Unfortunately, I didn't finish the book - but that is not because I didn't enjoy it or learn from it. I got through two-thirds of the book and it was...moreUnfortunately, I didn't finish the book - but that is not because I didn't enjoy it or learn from it. I got through two-thirds of the book and it was recalled to the library. I may pick it up again after it makes its rounds. Fascinating lives and an interesting way to frame the dual biographies.(less)
This was a textbook for an Atlantic History graduate course, and while it was quite thick tome to read in the alloted amount of time (3 days?) it was...moreThis was a textbook for an Atlantic History graduate course, and while it was quite thick tome to read in the alloted amount of time (3 days?) it was fascinating. Going far beyond the general accounts of the Europeans coming to the New World, the book focused on court cases and a large amount of archival material to reconstruct a more comprehensive look at the New World (broadly defining South America, the Caribbean, and North America) in the 1700s.(less)
General historiography and social theory - how social scientists can share information to assist each others' research. I read this during graduate sc...moreGeneral historiography and social theory - how social scientists can share information to assist each others' research. I read this during graduate school a few years back, but I remember being impressed with it at the time. (less)
Once I started this amazing book, it was hard to put it down. The graphic medium really keeps you going.
The book is a joint-effort between Didier Lef...moreOnce I started this amazing book, it was hard to put it down. The graphic medium really keeps you going.
The book is a joint-effort between Didier Lefèvre (the eponymous photographer) and Emmanuel Guilbert (the artist). Lefèvre was a French photojournalist (who passed away in 2007) whose work appeared in many newspapers and magazines. For the assignment described in the book, Lefèvre worked alongside a team from Médicins Sans Frontières / Doctors Without Borders. The journey begins in summer 1985 in Peshawar, Pakistan as Lefèvre meets the team of doctors and nurses who will setting up a hospital in a remote region in Afghanistan. They spend weeks planning their upcoming trek into the war-torn country: obtaining medical supplies, food stores, and finally horses and donkeys, to make the three-week long journey into the mountainous regions of the country. They are escorted by members of the Mujahideen resistance. They avoid the Soviet-held roads and caravan instead through trecherous mountain passes, high altitudes, and swift rivers. Along the way, the team stops and greets/pays respect to local chiefs (whom they have established relationships with) and are treated to large feasts and warm hospitality. Each town they pass through also offers the chance to hear news about the war-front, troop movements, and to treat the injuries and ailments of the people in the towns. Lefèvre captures many moments on film; his photographs are interspersed with the drawings in the graphic novel.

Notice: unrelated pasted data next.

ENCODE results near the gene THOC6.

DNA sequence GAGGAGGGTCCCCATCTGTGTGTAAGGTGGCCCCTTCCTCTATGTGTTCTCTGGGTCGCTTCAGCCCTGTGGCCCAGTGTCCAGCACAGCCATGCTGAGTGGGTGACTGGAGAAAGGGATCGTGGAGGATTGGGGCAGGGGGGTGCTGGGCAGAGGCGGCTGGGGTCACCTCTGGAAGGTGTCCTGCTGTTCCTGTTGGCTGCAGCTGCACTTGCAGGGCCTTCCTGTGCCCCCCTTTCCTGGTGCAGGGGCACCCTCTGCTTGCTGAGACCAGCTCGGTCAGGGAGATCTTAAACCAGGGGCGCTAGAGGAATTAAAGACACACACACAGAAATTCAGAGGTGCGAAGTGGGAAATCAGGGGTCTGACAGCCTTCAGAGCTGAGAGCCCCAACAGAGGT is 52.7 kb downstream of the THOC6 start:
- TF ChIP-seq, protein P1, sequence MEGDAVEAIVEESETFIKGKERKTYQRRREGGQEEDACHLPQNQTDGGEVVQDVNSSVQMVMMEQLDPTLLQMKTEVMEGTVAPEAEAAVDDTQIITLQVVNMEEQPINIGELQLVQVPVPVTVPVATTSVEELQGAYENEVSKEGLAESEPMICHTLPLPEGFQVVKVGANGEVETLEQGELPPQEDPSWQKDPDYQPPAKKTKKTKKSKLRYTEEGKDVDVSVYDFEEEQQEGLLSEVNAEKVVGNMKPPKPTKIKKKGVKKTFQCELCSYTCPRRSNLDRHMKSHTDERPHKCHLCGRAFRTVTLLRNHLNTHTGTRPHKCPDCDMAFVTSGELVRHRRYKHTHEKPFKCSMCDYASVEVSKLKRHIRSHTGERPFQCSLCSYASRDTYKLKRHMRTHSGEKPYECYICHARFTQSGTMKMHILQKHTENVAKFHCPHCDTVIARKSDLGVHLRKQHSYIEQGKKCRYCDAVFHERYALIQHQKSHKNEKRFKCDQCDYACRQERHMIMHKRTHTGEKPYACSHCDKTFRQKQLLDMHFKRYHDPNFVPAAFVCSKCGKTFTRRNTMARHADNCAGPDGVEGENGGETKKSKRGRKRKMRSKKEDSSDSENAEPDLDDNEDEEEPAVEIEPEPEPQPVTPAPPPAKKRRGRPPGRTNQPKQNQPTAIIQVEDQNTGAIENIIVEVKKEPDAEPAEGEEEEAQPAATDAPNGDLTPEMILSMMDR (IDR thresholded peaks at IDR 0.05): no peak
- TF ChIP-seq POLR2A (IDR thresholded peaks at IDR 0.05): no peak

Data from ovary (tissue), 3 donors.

They reach their destination and immediately begin to set up their "hospital" - a ramshackle adobe building. Lefèvre marvels at the teams' work and their fortitude to help these people so desperately in need. The wounds are severe and traumatic: burns, bullet wounds, severed limbs/amputations - most from the battlefront or from Soviet bombings. Some of the stories are so heartbreaking... but the team brings such hope.
The book is a stunning piece of literature - a true "snapshot" of life at that time in Afghanistan. The story is recounted by Lefèvre, so you also have several stories about his relationships with the people in the team - Juliette, the strong and independent leader, who knows how to mix with both men and women in this fundamentalist Islamic culture; John, the burly American doctor with a hear of gold; Régis, the anesthesiologist who dreams of opening a winery in sourthern France... and the many Afghans - Mahmud, Najmudin, and the patients who are treated in the team.
The book is a cultural milestone - bringing this new medium of graphic art into the forefront to tell this deeply important story. The events described in the story are even more poignant knowing the events that take place in the same regions of Afghanistan after September 11, 2001.